As we know every Colony of early, and therefore Eastern America, had been charged with producing wine, silk and olive oil for supply back to the Homeland, and despite valiant attempts, including that of Thomas Jefferson, the european Vitis Vinifera just could not be established there.  In 1938 Mr Wagner (newspaper editor, write and amateur vintner) wrote the first book in English on grape growing and wine making – and he was to be the champion of Hybrid grapes that could grow in the cold climate and this resulted in an “East of the Rockies” wine industry.  There developed a prolonged war between Wagner and Konstantin Frank as Frank began to establish that vinifera could grow in the cold Eastern America. Konstantin Frank was said to be stubborn, but he indeed did demonstrate that vinifera could grow in New York.  Four Frank generations have made wine from Vitis Vinifera in the Fingerlakes. His son started the first local quality Method Champenoise under the Chateau Frank label, a grandson developed a second label wine label – Salmon Run. The family wineries won 129 medals in wine competitions in 2013 alone.  Now a Great Granddaughter has an MBA in wine from Adelaide University (Barossa Country of Australia) continuing as the 4th generation of a historic winemaking family.  Meagan Frank is mentioned in the latest Wine Enthusiast N.Y. Wine Country Supplement that arrived today!

Next we moved to the Okanagan Valley region of British Columbia, Canada.  This region makes all vinifera wines well and Wine Spectator recently described it as the second best wine region of the world to visit.  Both Steve and Mike had independently tried these wines when visiting Vancouver and this was the basis of the Rotary trio visiting.  We tried three whites, all Chardonnay.  These included two Meyer’s, their standard and a named vineyard.  We also tried NK’MIP (Inkameep) chardonnay, and all were excellent.  In keeping with the underlying theme of this tasting, this Indian tribe winery was the first to transition to Vitus Vinifera from Hybrid vines in the 1970’s with now a complete displacement of the hybrid vines.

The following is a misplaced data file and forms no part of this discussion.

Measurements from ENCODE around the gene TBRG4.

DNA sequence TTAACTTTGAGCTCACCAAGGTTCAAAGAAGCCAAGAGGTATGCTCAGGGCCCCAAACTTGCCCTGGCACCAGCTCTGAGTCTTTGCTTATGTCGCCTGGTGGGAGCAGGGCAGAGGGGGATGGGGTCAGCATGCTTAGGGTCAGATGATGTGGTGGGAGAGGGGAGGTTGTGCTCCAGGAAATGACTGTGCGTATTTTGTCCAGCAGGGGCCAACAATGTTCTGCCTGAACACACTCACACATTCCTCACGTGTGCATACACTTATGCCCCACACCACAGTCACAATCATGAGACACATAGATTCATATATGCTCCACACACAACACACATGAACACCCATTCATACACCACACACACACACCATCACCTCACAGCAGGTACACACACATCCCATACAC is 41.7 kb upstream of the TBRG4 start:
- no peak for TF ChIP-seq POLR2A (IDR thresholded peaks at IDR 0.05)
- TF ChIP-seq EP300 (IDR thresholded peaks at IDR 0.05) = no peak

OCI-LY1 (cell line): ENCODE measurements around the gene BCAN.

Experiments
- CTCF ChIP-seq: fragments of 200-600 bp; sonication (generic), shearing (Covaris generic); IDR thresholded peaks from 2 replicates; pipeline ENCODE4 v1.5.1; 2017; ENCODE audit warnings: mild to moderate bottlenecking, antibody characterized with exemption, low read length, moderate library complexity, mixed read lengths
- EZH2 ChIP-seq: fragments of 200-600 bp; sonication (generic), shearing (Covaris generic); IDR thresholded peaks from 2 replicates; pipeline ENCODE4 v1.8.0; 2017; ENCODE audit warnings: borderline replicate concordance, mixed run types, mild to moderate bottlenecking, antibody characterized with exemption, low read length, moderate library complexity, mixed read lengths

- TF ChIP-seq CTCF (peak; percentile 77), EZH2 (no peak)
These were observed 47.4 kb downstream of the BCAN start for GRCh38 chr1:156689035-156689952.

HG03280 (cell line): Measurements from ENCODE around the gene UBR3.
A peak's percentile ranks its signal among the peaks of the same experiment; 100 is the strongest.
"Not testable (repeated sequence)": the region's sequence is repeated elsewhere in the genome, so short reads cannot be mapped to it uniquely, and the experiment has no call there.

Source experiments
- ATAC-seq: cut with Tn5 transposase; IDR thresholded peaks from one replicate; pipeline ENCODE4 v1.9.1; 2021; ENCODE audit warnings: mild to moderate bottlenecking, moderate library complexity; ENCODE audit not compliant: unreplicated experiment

Finally we tried three red wines.  First, a Meyer Pinot Noir that I believe has rekindled my love of Pinot Noir so good was the typical Burgundian Pinot Noir nose.  Next we tried a Laughing Stock Blind Trust red blend with the actual blend under a special flap that needed to be lifted to see the wine balance.  Unfortunately this wine was slightly “corked” so everyone had an chance to see an example of why wines can be returned in a restaurant.  Then we tried a Painted Rock Red Icon, and everyone was told the new winery was indeed an icon (we saw it the day they had a wedding due, and the building and site was glorious).  The owner looks like an icon, with an appearance similar to  Richard Gere.  This man was the person who told us of a way to obtain Okanagan wines as only one winery officially ships to the US.  Using I have been able to get continuing supplies, but I think you may have to contact them to display that part of their portfolio.

As expected everyone left after an evening of fun and fellowship.

Big Wheels Bicyclists Meet with Dinner & Discussion Group October 26

–submitted by Joan Collins; photos by  Pete Christianson & Teri Venker

Goodman Event Oct 26 2014 7

(Pictured above from left: Jason Beren, Dawn Crim, Ed Van Gemert, Joan Collins, Becky Steinhoff, Teri Venker & Terry Jacobson)

Ever been to McCarthy Reserve? Even know where it is?

SPOKESwoman Becky Steinhoff who led the Big Wheels Bicycling Fellowship fall bike outing on Sunday, October 26, took us there during a hilly trip through the fall colors.  Our bike wheels met the pavement in Madison, Monona, Cottage Grove and the Town of Burke before we headed back to our stating point, The Goodman Center, where we doubled our numbers for food and conversation.

Goodman Event Oct 26 2014 6  Goodman Event Oct 26 2014 2  Goodman Event Oct 26 2014 5